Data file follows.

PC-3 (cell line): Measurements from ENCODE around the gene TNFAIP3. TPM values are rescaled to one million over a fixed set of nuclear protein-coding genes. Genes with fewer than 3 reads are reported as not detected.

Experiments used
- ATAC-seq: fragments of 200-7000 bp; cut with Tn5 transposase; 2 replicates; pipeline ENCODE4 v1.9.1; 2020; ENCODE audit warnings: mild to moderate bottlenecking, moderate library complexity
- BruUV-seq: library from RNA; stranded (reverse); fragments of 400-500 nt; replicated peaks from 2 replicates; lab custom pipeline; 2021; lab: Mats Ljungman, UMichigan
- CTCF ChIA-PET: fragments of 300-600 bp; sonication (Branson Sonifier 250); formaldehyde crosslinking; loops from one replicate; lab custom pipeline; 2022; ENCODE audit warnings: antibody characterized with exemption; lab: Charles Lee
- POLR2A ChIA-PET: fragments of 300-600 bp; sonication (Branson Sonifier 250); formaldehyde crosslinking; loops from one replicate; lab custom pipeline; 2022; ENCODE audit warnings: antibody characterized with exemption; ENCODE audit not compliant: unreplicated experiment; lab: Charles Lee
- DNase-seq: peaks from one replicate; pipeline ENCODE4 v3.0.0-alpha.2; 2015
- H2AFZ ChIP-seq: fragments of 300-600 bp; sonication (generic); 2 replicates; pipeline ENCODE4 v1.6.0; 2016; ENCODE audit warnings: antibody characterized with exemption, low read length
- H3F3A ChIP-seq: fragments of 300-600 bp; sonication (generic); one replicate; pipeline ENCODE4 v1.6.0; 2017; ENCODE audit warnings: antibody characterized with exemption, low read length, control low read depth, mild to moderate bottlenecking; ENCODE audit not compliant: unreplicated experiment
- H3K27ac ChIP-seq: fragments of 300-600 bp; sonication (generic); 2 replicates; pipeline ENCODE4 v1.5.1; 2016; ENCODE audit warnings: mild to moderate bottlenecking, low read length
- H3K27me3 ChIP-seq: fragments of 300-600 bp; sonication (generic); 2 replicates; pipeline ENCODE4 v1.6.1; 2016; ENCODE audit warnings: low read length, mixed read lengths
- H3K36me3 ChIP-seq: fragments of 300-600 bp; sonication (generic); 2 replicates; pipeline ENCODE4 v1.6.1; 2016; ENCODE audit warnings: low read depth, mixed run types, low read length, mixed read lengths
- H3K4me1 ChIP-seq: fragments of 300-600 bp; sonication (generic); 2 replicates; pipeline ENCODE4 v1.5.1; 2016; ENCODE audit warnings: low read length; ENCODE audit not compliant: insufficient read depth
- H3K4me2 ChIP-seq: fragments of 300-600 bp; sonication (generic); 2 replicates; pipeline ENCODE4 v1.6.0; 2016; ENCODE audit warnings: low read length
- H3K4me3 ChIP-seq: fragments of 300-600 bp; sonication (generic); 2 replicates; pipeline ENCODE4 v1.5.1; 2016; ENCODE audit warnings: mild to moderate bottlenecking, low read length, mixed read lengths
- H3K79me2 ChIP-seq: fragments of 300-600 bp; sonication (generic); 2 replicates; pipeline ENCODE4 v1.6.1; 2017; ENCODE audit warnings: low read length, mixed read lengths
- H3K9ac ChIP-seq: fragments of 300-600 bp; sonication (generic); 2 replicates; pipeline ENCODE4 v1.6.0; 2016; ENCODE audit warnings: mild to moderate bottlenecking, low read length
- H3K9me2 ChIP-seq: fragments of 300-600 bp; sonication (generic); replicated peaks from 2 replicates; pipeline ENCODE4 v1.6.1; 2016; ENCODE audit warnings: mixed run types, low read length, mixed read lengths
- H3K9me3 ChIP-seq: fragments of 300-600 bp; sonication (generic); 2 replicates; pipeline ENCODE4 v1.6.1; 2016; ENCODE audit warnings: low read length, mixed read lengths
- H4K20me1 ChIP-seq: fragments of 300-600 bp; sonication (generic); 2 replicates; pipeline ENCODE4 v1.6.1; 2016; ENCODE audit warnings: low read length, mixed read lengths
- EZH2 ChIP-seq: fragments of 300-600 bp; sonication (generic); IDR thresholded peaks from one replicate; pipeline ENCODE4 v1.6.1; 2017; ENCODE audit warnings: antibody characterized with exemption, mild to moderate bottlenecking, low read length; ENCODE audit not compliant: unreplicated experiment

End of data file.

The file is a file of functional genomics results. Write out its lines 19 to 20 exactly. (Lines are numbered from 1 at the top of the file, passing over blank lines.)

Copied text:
- H3K9me3 ChIP-seq: fragments of 300-600 bp; sonication (generic); 2 replicates; pipeline ENCODE4 v1.6.1; 2016; ENCODE audit warnings: low read length, mixed read lengths
- H4K20me1 ChIP-seq: fragments of 300-600 bp; sonication (generic); 2 replicates; pipeline ENCODE4 v1.6.1; 2016; ENCODE audit warnings: low read length, mixed read lengths